California : Safety by City
- Chino Hills
- Chula Vista
- Costa Mesa
- Daly City
- El Cajon
- El Monte
- Garden Grove
- Huntington Beach
- Lake Forest
- Long Beach
- Los Angeles
- Mission Viejo
- Moreno Valley
- Mountain View
- Newport Beach
- Palm Springs
- Rancho Cucamonga
- Redondo Beach
- Redwood City
- San Bernardino
- San Diego
- San Francisco
- San Jose
- San Leandro
- San Luis Obispo
- San Mateo
- Santa Ana
- Santa Barbara
- Santa Clara
- Santa Clarita
- Santa Cruz
- Santa Monica
- Santa Rosa
- Simi Valley
- South Gate
- Thousand Oaks
- Union City
- West Covina
El Cajon, California, AKA “The Box”, is east of the San Diego downtown area and nestled in a Southern California valley.
This is a vibrant, diverse community that lacks any beachfront property but makes up for it with more affordable options and invigorating nightlife.
Pronounced “El Cuh-HOWN”, the city hosts an annual America on Main Street celebration for the diversity of its community and the American Dream.
This is the hometown of NASCAR champ Jimmie Johnson and also home to one of the biggest parades in the San Diego area each Thanksgiving weekend with the Mother Goose Parade.
I-8 splits the city through the center, giving easy access to other Southern California destinations.
While El Cajon literally translates from Spanish to mean “The Box”, the name comes from the box-shaped valley that surrounds the city.
This will be an important point as we move on with the safety advice for visiting the city.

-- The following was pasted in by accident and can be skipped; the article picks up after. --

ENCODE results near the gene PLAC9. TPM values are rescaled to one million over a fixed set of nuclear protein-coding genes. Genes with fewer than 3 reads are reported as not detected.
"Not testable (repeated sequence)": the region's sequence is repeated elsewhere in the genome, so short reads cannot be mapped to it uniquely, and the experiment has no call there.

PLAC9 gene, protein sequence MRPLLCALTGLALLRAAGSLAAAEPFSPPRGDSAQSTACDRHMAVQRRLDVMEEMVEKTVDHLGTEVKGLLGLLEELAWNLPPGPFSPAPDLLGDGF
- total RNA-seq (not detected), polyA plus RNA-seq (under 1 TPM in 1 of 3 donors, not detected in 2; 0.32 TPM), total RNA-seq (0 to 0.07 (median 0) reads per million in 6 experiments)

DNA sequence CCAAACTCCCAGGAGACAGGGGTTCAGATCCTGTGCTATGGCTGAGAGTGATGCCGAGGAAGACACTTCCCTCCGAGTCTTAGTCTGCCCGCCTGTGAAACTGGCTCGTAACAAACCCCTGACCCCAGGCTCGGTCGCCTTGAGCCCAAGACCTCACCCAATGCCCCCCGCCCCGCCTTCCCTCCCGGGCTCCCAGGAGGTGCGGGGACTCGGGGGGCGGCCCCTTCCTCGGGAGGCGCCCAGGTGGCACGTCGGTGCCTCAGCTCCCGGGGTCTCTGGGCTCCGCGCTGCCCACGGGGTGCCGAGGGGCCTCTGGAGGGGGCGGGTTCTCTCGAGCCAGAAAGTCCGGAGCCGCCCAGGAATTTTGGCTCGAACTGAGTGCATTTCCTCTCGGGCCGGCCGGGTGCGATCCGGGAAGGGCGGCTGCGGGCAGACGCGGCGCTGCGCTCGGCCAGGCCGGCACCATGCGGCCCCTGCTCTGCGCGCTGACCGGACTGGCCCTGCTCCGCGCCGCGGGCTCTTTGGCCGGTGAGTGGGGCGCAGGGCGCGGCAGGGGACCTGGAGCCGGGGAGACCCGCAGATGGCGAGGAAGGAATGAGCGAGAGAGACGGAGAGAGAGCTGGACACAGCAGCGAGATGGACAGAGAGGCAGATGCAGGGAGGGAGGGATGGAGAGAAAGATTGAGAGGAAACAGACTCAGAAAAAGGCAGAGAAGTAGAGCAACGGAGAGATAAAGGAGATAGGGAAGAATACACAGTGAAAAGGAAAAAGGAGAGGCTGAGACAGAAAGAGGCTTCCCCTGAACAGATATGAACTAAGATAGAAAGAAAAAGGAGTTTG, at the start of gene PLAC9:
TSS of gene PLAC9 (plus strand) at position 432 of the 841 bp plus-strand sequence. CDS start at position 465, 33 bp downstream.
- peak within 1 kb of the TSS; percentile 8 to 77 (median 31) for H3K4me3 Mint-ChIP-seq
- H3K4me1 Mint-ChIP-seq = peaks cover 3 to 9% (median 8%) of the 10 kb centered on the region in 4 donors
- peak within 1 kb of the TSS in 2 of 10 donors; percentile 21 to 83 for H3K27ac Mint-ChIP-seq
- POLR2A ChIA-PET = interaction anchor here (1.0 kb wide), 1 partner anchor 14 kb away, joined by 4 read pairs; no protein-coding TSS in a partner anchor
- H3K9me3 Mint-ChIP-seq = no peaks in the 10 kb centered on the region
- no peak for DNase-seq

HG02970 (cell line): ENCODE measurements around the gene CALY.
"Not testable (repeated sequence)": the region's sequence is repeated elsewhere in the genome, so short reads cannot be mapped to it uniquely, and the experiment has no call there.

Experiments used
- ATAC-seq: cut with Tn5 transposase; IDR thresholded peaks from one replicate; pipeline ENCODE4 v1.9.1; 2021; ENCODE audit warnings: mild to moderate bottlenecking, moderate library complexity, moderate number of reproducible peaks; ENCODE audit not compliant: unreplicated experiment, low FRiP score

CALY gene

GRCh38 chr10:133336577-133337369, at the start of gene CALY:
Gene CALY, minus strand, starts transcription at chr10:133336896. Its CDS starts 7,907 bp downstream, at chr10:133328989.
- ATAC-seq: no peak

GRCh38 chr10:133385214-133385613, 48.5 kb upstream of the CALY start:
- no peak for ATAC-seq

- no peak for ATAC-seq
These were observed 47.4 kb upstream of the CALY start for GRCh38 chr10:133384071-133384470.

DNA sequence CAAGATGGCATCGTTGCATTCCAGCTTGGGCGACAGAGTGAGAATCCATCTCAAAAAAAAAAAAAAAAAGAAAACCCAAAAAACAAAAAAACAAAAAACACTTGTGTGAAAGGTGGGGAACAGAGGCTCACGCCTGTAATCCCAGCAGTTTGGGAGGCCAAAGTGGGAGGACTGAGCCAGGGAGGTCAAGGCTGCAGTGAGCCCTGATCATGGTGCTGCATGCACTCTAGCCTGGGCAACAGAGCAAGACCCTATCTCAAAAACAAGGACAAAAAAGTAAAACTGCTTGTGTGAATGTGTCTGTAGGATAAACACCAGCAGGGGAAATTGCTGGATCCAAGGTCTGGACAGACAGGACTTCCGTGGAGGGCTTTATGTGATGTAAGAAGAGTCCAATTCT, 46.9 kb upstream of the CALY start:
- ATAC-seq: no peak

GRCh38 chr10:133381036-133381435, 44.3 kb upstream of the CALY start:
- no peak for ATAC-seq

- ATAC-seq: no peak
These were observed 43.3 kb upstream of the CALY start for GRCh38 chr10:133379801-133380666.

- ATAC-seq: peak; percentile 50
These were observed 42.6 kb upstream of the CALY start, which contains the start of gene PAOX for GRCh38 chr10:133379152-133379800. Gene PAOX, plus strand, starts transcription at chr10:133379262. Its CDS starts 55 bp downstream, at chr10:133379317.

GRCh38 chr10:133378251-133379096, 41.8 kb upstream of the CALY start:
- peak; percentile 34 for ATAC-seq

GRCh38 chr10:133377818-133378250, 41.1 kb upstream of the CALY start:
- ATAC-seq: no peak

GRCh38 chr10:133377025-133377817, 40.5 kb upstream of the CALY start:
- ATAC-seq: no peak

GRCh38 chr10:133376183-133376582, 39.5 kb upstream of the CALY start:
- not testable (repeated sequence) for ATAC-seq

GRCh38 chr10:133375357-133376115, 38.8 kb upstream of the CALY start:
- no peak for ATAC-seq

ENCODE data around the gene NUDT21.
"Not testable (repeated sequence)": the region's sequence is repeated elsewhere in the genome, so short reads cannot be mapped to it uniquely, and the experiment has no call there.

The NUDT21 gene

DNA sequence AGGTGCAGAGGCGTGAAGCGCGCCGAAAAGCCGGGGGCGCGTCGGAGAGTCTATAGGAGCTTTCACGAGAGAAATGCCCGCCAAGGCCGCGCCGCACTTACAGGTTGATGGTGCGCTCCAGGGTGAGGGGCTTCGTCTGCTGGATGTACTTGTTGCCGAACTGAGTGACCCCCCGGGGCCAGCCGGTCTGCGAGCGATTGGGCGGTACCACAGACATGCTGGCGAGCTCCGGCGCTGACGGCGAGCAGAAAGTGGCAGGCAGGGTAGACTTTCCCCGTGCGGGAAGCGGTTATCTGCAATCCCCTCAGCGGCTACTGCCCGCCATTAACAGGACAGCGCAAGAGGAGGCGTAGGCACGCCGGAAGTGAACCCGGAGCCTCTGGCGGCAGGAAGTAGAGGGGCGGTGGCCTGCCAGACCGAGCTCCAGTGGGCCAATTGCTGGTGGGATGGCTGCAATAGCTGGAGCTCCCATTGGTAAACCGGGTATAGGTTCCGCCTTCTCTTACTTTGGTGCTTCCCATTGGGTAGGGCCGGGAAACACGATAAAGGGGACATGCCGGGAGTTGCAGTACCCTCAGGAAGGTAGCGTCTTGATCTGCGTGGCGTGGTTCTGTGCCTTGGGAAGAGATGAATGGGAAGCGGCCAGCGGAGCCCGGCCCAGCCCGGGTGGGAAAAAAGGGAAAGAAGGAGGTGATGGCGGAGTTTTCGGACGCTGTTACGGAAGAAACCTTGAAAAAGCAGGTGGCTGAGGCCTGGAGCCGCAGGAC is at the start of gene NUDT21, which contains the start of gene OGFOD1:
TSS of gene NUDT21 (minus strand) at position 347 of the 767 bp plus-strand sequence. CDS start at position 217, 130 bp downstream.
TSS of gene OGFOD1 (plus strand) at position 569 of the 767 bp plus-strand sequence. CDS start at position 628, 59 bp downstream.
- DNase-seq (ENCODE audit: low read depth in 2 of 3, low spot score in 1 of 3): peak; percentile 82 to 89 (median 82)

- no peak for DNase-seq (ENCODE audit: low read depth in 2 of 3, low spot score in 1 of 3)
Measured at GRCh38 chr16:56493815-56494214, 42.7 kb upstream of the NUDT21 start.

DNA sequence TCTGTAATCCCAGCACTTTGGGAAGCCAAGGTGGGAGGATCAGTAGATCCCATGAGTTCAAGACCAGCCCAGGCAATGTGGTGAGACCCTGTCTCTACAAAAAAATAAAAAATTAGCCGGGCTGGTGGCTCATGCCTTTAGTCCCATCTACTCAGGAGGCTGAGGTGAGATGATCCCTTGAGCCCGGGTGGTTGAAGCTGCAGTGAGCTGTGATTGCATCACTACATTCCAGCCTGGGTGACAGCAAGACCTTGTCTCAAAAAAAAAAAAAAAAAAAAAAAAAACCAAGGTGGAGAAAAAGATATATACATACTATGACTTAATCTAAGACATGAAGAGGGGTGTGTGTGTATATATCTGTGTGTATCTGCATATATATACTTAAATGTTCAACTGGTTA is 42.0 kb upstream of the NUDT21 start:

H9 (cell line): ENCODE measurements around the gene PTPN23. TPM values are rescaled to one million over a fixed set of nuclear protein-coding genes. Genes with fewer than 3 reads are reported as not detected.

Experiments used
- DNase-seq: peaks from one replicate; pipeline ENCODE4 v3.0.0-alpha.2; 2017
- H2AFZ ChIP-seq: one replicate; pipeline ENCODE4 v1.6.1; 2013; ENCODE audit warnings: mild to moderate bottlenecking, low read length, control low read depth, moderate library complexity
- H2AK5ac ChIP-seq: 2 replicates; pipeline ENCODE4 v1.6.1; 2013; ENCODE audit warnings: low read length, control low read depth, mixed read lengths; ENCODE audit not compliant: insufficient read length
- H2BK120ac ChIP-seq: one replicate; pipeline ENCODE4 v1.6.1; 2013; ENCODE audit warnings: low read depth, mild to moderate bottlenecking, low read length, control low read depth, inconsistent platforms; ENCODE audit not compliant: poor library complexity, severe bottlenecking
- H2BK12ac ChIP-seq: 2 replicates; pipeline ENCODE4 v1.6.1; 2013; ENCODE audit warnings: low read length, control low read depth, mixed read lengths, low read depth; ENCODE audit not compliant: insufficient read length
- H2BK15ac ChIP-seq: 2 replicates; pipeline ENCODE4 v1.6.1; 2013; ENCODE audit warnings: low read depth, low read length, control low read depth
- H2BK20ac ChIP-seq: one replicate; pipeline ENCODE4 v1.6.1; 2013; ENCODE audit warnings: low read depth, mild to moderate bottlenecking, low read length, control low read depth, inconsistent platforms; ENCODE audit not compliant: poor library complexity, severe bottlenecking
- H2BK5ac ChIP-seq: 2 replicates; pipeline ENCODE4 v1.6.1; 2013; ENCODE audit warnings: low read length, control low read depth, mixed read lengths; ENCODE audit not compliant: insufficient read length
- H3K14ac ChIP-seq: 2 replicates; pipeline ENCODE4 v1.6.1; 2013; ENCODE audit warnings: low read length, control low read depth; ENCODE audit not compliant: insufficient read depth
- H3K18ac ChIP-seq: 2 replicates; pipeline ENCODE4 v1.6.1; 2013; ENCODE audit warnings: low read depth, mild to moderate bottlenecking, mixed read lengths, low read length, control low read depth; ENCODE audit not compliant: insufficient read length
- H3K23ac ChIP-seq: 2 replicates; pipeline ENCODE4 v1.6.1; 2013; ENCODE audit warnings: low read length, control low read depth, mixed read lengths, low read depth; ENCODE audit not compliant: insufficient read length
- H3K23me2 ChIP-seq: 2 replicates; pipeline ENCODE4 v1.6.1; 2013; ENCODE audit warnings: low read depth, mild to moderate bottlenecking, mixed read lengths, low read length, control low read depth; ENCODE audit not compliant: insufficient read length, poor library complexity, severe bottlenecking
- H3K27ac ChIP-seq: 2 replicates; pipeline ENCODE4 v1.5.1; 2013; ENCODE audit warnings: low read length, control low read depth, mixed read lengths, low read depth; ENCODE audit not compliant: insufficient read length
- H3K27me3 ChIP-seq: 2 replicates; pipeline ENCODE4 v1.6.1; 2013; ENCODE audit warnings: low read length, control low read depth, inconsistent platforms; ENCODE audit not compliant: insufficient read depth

Warnings & Dangers in El Cajon
OVERALL RISK : LOW
There's a low overall risk in El Cajon. This is a city of 106,000 people who make an average of $20,000 less than the California norm. It's a more affordable option to live in while giving travelers a welcome discount from those beachfront budget breakers.
TRANSPORT & TAXIS RISK : LOW
The Metropolitan Transit System (MTS) is the best way to get around the area by bus. Routes go throughout El Cajon and into the greater San Diego area. There are regulated taxis and rideshares available too. A rental car would be a good idea to get the most out of a visit to El Cajon, but whatever you choose there's low risk.
PICKPOCKETS RISK : LOW
Ten pickpockets and purse snatchings were reported in 2020. That's a low risk. Of the 1203 thefts that happened, the majority were from vehicles or shoplifting.
NATURAL DISASTERS RISK : LOW
The biggest disaster that could happen in El Cajon is a major earthquake, which is possible at some point, but not likely day-to-day. Immediate concerns come with extreme heat and flash flooding. Overall, there's a low risk, but there could be major natural disasters that happen, so just be aware of basic safety for those events.
MUGGING RISK : MEDIUM
I went back a couple of years on statistics for this one, because 2020 (the latest year FBI data is available) was very low, which suggested to me that it was pandemic-related. Sure enough, highway robberies were higher in previous years. Robberies peaked in 2019 with 201 robberies and almost half of them were highway robberies. Out of an abundance of caution, and to remind you to never fight with your life for your stuff, we'll give this a medium risk.
TERRORISM RISK : MEDIUM
Large population areas, especially one like San Diego with a big military presence, are always going to be a medium risk.
SCAMS RISK : LOW
There are no reported scams on the Better Business Bureau website for El Cajon that give pause to a tourist, and local news reports show scams mostly target locals. That's a low risk.
WOMEN TRAVELERS RISK : LOW
Rape reports have been trending down in the past 5 years, with 33 reported in 2020. Women should have a low risk here, but you've got to follow basic safety protocol to stay safe.